STE can be due to STEMI, but other causes include normal STE, early repolarization pattern, normal variant STE, left bundle branch block (LBBB), pulmonary embolism, acute pericarditis, acute myocarditis, Brugada Syndrome, arrhythmogenic right ventricular cardiomyopathy, transthoracic cardioversion, Prinzmetal's angina and hyperkalemia. These can be differentiated in most of the cases by the pattern of the ST elevation . ST- segment elevations may arise from metabolic acidosis or other metabolic abnormalities specific to DKA. Coronary vasospasm might also play a role .
Few cases about ST segment elevations in patients with diabetic ketoacidosis (DKA) with hyperkalemia were reported in the past [3,4], but there are also fewer case reports of these ST segment elevations in DKA patients who are normokalemic , and it is debatable whether the ST elevation is a primary repolarization abnormality or an artefact caused by merging of the terminal R' portion of the QRS with the T wave. It is also unclear whether the changes are due to acidosis or other metabolic abnormalities specific to diabetic ketoacidosis .
Our case is interesting because ST -segment elevations has never been reported in patients with HHS, to our knowledge. Although the mechanism of myocardial necrosis in our patient is unclear, it might have been a late consequence of severe acid-base and electrolyte disturbances that might have triggered coronary spasms leading to ischemic myocardial necrosis. The coincidence of infectious myocarditis is less likely, but cannot be excluded .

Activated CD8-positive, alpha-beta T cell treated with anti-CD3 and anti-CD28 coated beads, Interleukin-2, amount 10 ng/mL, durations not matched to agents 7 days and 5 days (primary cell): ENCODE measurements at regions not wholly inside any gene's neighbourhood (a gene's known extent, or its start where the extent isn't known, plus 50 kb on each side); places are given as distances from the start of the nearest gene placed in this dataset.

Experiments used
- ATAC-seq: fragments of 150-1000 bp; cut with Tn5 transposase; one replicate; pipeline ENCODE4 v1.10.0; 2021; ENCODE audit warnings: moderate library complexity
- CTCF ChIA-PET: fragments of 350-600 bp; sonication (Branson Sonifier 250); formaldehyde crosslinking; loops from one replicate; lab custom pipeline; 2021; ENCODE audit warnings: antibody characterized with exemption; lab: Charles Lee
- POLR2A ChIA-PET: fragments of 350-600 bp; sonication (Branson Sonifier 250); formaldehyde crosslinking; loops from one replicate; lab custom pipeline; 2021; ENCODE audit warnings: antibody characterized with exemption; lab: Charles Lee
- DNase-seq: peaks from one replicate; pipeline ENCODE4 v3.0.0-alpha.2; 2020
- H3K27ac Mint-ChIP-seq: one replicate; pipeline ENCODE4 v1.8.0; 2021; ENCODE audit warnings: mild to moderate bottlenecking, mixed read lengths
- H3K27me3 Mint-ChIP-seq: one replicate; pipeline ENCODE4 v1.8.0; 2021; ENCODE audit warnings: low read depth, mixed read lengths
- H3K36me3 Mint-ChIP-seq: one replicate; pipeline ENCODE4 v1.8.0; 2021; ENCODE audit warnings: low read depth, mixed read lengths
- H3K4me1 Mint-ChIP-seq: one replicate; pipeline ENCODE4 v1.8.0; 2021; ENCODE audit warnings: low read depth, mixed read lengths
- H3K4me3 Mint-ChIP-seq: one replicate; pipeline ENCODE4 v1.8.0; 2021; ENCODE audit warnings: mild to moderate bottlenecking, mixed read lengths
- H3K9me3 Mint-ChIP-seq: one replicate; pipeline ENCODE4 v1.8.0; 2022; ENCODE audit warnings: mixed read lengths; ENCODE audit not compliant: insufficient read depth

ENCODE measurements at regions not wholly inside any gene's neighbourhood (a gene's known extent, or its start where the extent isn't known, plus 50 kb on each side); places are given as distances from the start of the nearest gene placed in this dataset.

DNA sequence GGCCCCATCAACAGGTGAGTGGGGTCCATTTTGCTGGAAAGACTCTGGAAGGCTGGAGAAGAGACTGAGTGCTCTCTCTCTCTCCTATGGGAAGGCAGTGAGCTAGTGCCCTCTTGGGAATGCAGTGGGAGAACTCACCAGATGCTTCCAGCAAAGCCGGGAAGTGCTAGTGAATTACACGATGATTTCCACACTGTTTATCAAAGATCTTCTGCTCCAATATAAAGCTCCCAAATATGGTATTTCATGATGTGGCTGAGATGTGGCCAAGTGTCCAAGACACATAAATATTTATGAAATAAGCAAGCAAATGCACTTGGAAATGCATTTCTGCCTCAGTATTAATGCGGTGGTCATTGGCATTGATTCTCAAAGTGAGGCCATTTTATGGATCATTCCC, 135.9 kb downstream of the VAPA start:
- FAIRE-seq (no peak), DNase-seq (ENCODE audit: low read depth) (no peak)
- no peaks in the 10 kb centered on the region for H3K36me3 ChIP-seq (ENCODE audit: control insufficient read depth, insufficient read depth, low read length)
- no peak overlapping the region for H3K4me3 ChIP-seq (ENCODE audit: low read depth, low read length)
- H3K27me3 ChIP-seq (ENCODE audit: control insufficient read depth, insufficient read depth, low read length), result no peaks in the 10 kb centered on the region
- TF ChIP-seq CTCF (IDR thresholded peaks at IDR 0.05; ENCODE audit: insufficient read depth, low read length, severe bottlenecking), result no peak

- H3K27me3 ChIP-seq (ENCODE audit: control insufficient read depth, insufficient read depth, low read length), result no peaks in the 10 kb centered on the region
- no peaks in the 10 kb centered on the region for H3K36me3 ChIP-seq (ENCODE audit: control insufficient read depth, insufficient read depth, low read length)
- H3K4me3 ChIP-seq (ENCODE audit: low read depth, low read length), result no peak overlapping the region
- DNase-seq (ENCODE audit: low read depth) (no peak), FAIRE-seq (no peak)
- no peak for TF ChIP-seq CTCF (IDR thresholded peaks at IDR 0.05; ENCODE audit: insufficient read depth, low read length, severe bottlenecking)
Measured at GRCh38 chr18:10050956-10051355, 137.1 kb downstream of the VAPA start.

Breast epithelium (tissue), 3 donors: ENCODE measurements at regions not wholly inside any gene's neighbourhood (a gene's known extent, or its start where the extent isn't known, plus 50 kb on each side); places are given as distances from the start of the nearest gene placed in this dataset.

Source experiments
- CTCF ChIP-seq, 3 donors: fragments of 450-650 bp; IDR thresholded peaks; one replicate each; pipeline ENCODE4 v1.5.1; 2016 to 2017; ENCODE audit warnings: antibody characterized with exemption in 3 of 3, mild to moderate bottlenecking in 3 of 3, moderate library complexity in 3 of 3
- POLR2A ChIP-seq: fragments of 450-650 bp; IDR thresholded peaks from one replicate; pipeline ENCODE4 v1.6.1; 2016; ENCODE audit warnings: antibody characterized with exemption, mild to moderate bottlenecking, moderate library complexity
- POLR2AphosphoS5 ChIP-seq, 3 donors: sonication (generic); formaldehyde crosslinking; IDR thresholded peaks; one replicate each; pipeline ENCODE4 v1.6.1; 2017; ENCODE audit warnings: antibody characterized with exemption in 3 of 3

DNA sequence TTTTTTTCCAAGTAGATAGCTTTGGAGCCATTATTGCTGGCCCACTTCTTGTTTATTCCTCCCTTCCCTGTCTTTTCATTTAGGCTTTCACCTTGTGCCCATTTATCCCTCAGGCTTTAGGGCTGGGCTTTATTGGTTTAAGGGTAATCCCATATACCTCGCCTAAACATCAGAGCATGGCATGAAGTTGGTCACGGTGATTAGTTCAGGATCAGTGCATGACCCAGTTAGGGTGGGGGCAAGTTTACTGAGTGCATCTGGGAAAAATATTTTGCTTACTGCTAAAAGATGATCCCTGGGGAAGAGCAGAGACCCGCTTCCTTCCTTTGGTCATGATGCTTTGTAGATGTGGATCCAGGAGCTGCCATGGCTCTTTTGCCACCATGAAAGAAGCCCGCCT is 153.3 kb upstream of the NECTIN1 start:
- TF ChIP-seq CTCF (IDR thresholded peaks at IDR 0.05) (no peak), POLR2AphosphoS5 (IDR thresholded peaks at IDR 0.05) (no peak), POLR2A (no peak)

Similarly, in our patient though the left heart catheterization did not show any significant coronary abnormality, but the fact that the patient presented with typical chest pain and he had a 10-fold increase in the Troponin I levels, similar mechanisms may play a role in HHS, especially if it is combined with acidosis due to other causes.
STE can be due to several causes besides STEMI. And though time is of utmost importance, other causes of ST elevation should be considered in the differential diagnosis, otherwise, patient may be subjected to unnecessary diagnostic and therapeutic procedures with their added risks. ST elevation due to DKA is a rare electrocardiographic manifestation that emergency providers should be familiar with, the role of HHS is yet to be clarified.